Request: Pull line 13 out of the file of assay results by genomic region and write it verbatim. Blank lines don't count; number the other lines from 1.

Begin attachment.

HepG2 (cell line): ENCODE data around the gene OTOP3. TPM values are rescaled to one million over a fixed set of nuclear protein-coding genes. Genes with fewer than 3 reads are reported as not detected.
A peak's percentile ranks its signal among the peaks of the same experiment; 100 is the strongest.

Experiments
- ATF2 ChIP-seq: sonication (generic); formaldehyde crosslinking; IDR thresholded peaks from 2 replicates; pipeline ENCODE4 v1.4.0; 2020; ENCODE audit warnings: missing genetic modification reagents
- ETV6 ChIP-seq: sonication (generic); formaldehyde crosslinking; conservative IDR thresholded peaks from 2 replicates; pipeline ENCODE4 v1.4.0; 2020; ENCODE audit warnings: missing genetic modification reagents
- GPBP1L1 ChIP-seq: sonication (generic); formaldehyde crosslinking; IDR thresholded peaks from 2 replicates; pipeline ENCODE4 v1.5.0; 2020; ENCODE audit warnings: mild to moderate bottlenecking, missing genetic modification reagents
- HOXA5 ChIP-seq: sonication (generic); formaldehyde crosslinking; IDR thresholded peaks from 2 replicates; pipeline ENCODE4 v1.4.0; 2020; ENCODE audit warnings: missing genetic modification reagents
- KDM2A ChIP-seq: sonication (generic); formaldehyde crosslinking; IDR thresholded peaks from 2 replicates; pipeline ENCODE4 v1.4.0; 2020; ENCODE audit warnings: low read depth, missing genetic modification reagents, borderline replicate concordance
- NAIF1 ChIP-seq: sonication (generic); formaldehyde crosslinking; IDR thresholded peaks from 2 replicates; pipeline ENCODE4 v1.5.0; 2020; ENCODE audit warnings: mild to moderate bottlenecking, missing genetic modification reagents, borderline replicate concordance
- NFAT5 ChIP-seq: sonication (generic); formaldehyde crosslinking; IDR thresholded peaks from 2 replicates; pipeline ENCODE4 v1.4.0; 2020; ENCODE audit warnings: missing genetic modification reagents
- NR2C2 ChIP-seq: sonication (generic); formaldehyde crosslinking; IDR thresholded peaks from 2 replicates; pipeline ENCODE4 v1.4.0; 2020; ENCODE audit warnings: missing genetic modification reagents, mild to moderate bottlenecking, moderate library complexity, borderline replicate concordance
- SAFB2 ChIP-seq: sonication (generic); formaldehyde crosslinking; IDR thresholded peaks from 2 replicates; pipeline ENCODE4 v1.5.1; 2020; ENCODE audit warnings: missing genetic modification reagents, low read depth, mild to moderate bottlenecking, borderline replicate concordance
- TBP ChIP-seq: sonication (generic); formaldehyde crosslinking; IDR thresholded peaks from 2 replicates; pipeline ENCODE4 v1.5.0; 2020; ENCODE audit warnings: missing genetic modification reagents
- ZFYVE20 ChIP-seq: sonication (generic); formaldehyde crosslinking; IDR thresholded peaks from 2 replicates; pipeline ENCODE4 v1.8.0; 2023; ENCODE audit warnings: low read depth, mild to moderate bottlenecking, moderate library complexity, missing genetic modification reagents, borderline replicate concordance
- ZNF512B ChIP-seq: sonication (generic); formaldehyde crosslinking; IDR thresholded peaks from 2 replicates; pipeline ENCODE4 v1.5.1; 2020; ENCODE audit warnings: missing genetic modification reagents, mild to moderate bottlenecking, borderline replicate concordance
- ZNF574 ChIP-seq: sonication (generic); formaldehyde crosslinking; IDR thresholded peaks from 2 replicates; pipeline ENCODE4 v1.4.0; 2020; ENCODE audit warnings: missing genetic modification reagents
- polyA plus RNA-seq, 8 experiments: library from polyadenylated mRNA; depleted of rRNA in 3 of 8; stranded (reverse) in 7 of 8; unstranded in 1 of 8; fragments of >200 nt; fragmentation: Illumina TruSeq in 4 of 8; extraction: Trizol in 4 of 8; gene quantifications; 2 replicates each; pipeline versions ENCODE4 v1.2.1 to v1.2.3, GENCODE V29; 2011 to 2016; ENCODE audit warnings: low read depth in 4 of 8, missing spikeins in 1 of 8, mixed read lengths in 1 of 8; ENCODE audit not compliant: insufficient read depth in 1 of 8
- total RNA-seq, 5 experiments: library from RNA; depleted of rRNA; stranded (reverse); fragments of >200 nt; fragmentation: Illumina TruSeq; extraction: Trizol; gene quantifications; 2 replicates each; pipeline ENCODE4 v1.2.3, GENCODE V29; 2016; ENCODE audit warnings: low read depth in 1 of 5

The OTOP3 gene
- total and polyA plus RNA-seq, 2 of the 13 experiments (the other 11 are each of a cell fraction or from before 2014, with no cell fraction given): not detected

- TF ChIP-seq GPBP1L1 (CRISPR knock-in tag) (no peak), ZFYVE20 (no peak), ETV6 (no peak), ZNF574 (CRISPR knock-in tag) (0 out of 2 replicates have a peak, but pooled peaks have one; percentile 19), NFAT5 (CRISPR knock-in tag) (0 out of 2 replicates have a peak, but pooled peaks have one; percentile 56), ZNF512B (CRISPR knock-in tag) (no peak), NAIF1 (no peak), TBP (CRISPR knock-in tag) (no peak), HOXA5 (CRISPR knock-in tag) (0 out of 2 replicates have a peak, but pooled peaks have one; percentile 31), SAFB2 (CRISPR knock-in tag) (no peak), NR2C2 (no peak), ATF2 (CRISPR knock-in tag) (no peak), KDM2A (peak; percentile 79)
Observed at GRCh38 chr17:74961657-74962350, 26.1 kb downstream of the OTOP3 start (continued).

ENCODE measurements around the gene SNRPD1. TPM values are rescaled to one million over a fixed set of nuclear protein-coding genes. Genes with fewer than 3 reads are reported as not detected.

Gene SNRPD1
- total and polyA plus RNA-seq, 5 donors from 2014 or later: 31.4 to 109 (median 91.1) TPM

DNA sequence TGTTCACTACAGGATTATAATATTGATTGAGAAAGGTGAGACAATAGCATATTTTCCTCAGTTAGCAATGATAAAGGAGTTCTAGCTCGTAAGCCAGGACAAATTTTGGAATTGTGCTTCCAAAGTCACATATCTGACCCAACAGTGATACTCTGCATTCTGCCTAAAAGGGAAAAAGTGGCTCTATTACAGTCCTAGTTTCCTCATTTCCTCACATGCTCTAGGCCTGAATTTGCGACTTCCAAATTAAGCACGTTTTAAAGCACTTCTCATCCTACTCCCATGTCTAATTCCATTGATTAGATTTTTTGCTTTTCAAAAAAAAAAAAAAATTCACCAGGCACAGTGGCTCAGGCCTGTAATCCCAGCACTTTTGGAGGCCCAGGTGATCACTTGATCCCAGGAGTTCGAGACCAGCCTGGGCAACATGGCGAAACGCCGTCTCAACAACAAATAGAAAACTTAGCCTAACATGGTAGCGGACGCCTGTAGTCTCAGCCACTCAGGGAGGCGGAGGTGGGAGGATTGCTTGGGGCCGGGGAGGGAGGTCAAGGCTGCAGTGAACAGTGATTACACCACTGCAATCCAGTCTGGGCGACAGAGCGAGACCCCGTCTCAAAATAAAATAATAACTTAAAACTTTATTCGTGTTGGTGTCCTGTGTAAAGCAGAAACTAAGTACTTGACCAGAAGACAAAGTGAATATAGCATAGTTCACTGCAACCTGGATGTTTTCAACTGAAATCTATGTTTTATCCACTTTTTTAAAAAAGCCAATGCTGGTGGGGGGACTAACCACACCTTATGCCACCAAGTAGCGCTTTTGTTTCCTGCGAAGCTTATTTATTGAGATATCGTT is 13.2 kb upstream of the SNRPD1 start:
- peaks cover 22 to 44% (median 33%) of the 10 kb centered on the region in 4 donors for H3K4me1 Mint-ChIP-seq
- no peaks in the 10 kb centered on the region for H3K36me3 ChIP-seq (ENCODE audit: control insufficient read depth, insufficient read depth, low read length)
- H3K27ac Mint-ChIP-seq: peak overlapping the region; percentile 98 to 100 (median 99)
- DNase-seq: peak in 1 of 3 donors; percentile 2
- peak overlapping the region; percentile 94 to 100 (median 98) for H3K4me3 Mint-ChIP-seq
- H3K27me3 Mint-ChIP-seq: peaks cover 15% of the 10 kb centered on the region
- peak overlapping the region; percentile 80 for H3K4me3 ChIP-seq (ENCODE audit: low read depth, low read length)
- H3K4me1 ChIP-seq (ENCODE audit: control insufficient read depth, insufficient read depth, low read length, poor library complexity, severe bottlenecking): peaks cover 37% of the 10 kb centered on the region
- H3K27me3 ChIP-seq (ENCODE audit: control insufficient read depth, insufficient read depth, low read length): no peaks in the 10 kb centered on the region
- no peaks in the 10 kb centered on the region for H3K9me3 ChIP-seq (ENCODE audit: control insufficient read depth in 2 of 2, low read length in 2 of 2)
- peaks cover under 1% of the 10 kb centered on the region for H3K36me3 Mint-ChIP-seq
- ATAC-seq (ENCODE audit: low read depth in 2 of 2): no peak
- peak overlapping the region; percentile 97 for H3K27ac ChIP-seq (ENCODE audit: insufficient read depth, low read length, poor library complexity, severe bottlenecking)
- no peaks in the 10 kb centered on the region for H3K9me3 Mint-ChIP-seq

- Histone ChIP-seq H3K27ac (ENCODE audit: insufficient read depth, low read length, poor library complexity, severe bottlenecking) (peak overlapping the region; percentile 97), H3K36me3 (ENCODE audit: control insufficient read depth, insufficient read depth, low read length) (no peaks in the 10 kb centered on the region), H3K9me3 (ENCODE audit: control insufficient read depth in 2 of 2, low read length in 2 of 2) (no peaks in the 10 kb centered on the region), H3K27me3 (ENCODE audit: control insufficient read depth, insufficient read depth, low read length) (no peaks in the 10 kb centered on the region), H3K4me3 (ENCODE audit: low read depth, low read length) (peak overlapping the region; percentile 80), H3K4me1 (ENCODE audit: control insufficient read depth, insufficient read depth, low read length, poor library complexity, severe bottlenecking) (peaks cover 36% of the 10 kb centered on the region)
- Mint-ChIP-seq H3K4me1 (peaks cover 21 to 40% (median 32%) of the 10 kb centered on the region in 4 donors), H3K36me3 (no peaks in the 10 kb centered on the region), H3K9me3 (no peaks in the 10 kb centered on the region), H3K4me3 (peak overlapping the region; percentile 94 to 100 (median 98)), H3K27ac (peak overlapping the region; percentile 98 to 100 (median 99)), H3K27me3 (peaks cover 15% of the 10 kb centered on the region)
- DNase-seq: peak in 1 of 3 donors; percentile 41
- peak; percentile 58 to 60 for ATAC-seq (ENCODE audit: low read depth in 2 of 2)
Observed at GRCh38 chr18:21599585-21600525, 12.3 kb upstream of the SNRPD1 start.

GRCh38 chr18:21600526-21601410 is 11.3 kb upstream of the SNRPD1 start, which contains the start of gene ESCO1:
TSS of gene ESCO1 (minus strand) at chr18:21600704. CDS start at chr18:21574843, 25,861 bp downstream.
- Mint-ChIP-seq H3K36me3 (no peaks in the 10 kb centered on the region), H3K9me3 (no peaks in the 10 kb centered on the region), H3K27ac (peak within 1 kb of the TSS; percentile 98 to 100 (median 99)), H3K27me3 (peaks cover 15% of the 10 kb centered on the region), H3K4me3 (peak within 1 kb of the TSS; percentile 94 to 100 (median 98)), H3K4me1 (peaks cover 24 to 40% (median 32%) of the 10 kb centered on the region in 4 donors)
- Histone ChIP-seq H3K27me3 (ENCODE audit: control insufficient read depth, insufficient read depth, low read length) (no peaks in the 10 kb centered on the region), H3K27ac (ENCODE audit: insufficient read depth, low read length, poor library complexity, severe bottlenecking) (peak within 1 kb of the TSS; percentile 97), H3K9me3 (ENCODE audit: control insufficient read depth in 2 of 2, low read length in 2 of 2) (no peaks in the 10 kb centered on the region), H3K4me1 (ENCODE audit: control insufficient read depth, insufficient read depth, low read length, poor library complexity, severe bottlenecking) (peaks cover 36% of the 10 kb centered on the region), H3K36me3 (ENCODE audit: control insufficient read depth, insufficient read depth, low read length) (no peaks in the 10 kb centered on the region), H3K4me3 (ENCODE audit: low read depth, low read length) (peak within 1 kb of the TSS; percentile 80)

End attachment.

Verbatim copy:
- TBP ChIP-seq: sonication (generic); formaldehyde crosslinking; IDR thresholded peaks from 2 replicates; pipeline ENCODE4 v1.5.0; 2020; ENCODE audit warnings: missing genetic modification reagents